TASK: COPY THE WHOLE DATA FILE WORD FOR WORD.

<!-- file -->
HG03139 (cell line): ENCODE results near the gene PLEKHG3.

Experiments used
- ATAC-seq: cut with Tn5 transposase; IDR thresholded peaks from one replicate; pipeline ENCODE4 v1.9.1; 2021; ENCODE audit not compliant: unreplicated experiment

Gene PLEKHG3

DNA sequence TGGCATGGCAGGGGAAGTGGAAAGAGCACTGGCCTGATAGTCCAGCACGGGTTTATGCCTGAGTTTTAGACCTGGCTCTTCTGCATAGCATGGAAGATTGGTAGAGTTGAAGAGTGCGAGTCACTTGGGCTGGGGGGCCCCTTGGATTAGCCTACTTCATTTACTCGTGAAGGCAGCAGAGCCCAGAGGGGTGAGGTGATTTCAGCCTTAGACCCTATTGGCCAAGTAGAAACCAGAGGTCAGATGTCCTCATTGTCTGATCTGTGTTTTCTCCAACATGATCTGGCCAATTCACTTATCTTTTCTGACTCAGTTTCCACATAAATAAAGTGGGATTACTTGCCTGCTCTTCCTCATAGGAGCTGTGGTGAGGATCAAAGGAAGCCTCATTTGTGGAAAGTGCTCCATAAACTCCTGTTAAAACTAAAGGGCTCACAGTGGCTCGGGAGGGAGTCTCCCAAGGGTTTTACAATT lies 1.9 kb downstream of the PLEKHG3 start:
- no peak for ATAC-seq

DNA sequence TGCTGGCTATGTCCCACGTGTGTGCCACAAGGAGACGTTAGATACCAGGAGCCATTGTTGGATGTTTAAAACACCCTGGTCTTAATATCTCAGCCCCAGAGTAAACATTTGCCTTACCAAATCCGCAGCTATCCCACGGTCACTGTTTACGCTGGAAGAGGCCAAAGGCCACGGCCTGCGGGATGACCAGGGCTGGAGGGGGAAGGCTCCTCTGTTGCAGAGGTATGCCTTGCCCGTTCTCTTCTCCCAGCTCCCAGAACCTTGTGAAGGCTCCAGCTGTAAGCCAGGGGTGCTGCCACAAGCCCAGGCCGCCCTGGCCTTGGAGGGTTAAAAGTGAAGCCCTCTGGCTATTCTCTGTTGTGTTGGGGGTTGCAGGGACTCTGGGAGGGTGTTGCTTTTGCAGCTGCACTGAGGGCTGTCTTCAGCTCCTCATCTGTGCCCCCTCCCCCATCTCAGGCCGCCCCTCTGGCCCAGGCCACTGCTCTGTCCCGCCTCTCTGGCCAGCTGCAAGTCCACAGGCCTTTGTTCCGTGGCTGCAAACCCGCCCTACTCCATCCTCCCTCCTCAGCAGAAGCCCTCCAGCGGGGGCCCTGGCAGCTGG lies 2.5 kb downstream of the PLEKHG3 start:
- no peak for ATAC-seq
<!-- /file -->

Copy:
HG03139 (cell line): ENCODE results near the gene PLEKHG3.

Experiments used
- ATAC-seq: cut with Tn5 transposase; IDR thresholded peaks from one replicate; pipeline ENCODE4 v1.9.1; 2021; ENCODE audit not compliant: unreplicated experiment

Gene PLEKHG3

DNA sequence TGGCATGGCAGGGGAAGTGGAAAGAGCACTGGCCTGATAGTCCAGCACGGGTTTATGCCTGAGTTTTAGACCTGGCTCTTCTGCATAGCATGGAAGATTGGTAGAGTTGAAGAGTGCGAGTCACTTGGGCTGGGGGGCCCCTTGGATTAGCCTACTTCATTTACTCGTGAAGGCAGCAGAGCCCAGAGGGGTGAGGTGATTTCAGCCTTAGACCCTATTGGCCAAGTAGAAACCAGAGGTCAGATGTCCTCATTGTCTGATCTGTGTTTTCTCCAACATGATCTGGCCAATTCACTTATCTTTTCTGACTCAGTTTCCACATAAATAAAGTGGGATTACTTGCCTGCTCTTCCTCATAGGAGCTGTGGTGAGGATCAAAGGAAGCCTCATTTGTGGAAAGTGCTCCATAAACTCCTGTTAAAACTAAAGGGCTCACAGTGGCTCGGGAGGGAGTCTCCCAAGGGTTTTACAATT lies 1.9 kb downstream of the PLEKHG3 start:
- no peak for ATAC-seq

DNA sequence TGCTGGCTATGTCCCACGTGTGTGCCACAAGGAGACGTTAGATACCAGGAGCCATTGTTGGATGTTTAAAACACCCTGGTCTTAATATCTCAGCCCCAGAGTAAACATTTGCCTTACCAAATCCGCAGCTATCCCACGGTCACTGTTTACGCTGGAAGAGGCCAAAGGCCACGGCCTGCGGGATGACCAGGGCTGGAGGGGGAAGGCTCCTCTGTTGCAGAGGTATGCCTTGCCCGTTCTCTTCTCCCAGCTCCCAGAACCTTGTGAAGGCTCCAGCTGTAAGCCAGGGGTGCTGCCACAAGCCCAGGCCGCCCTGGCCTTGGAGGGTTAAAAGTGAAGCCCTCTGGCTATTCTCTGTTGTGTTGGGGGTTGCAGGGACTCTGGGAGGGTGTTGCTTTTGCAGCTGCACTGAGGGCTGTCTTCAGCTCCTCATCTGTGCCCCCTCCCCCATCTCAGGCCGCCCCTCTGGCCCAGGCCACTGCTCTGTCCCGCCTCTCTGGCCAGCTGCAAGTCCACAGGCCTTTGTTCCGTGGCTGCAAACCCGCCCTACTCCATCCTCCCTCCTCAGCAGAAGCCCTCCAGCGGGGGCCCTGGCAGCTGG lies 2.5 kb downstream of the PLEKHG3 start:
- no peak for ATAC-seq